Found 5 entries, viewing 1 through 5.

Optimizing for Shared Hosting

Shared hosting, no matter how their packages are painted, have limits. Staying away from hogging too much CPU, memory, and other resources can ensure the longevity and performance of your shared hosting account. If you are just looking into how to build a site, or if you already have a very busy site on shared hosting, these guidelines can help you get the most out of your shared hosting account before making the switch to more expensive hosting. One of the goals in this post is to encourage "good neighbor" practices that will ensure you aren't disrupting fellow users on the server that hosts your account. This also ensures that you won't get any of these principles also apply to other types of hosting, but this is written with shared hosting in mind.

Common bottlenecks

With modern shared hosting, you generally have plenty of available disk space and ...

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Permalink | 1 comment | Posted: Jun 10, 2010 | Tags: Django Open Source Bluehost Hosting FastCGI

Surpassing Mailing Limits

Bluehost enforces a maximum outgoing email per limit on their service. Most tasks, such as personal email, and mass mailings can easily be routed through other mail servers. As long as the process sending the mail does not reside on the server, then it's as simple as changing the settings to use another mail service.

If your application has to run on the server, such as a web application, forum, business contact tracker, or cms, then you are out of luck. There is no way to send email to an outside server from Bluehost. Port 25 is blocked, because that would be open season for spammers. Any sane shared hosting company would enforce the same policy. The only way to get an email out to the rest of the world is to use either the sendmail binary, or connect to port 25 on localhost to send a message.

There ...

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Permalink | Posted: Jun 10, 2009 | Tags: Bluehost Hosting email PHP SSH

FastCGI for mod_userdir

So, I want to move away from mod_php for the obvious security reasons.

FastCGI is a good alternative. I want to make the transition as easy as possible for my users. The transition on my Bluehost account from the regular PHP handler to the fastcgi handler is quite easy. All I do is add AddHandler fcgid-script .php to my .htaccess. Here are the requirements that I am looking for in transitioning to fastcgi for php:

1) Easy Transition - little or no user intervention required. I'd prefer that no intervention is required. 2) fastcgi scripts should be run using suexec for security and potential tracking purposes. 3) No scripts should be run when adding/removing users from the system. I want this to "just work" with the mod_userdir setup that we have.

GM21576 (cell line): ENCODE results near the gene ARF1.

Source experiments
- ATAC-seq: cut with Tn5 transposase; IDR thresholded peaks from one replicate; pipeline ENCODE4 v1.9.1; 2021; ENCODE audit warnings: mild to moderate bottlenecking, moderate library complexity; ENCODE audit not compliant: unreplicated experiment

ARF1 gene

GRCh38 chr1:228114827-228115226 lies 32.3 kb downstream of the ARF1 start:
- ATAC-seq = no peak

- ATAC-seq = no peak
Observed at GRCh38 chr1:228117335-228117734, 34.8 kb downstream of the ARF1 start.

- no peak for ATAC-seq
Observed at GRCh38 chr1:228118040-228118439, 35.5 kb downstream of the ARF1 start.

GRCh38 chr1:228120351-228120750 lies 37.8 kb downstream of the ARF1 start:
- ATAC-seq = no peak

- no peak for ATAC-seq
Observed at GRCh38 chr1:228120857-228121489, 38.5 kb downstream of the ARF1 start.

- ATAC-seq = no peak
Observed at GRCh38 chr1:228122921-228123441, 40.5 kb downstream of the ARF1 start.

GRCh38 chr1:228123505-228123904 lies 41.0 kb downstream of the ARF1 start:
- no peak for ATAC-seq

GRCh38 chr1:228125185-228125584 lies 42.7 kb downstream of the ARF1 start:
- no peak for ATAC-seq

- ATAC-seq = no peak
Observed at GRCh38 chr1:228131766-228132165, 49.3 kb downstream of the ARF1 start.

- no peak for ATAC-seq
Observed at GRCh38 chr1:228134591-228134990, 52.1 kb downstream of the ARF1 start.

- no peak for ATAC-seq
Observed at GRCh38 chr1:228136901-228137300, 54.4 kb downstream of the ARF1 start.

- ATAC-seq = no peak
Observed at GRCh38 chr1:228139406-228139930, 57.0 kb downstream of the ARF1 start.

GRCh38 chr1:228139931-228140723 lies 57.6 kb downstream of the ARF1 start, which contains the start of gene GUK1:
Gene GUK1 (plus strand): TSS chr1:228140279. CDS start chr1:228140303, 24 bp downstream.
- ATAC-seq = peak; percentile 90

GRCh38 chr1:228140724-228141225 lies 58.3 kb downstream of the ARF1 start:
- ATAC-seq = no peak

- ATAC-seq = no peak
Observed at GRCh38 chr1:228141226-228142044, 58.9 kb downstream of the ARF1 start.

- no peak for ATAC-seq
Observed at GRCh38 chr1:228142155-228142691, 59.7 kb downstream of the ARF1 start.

Ideally, this change could be made during scheduled maintenance, and everyone could be automatically using the new fastcgi ...

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Permalink | Posted: Mar 24, 2009 | Tags: Open Source Servers Hosting PHP FastCGI

Slow Django Requests

So I've had a slice with slicehost for about a year and a half now. I love all the things I can do with my very own relatively cheap server on the Internet. I started out with a 256 slice, and then I talked my wife into upgrading to a 512. I kept putting more things on my server because it was so convenient, and fun to have a 100% static IP on the internet. I've started running my own mail server, and slowly I've been moving all my personal sites to Django. I even host a website on my slice for a small fee.

After a little while, I was curious as to why all my Django apps seemed to run so slowly. I don't use my own website very often, so I didn't notice the slowness creeping in. Running top revealed that I ...

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Permalink | 15 comments | Posted: Mar 08, 2009 | Tags: Django Satchmo Python Servers Hosting


I have a bluehost account now. Occasionally, I do freelance programming. I'm a Django developer. Bluehost is on the list of "Django-friendly" shared webhosts.

I wanted to see for myself how easy it was, as Django is listed as "unsupported."

I was able to get it working fairly easily. There are plenty of guides "out there" as to how to get Django running on Bluehost's servers.

There are plenty of other things that you can do with a Bluehost account. It is surprisingly powerful. Once SSH is enabled, you have a chroot environment and can do almost everything.

My first impressions are in favor of bluehost. It is perfect for many small websites and small clients. Unfortunately, bluehost doesn't seem to have too many hosting packages that can handle larger sites, so it may not be the best choice for clients who need websites with heavy requirements ...

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Permalink | Posted: Feb 11, 2009 | Tags: Servers Bluehost Hosting